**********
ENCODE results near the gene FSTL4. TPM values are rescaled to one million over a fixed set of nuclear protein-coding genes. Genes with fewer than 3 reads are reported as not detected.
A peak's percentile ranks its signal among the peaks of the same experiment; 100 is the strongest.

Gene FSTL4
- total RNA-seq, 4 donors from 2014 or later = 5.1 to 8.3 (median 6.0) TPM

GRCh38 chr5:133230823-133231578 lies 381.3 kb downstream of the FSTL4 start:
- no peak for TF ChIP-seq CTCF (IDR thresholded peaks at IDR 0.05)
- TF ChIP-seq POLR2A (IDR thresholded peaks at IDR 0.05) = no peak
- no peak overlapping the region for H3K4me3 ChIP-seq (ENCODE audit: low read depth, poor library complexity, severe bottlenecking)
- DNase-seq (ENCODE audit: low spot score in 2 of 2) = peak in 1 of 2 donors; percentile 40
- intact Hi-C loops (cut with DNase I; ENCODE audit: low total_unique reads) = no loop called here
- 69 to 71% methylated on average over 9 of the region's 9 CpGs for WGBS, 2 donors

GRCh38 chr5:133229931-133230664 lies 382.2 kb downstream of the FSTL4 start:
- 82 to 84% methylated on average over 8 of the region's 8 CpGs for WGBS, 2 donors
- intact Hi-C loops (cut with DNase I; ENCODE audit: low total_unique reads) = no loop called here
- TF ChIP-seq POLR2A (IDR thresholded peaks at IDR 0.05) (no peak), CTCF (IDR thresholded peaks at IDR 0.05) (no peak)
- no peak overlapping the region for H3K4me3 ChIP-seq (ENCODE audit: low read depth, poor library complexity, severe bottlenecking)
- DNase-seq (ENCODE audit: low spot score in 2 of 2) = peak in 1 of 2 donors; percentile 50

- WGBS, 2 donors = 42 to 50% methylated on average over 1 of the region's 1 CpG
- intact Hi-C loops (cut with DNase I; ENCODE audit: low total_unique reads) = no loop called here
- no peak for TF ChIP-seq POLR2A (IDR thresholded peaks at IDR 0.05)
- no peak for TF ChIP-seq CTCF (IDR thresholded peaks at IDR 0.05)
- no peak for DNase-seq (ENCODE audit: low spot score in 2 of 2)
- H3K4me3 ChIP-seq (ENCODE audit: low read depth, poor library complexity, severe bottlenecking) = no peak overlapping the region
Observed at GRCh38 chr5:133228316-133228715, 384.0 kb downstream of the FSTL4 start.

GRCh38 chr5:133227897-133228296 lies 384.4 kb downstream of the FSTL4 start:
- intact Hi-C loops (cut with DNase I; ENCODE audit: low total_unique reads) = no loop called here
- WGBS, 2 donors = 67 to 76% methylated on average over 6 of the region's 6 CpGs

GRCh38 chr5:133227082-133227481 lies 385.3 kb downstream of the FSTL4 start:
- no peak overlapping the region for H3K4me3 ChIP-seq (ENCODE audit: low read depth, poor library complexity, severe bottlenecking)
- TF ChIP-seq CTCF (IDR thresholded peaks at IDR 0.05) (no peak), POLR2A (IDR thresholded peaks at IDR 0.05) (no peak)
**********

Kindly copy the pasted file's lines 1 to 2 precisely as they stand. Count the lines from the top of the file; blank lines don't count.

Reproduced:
ENCODE results near the gene FSTL4. TPM values are rescaled to one million over a fixed set of nuclear protein-coding genes. Genes with fewer than 3 reads are reported as not detected.
A peak's percentile ranks its signal among the peaks of the same experiment; 100 is the strongest.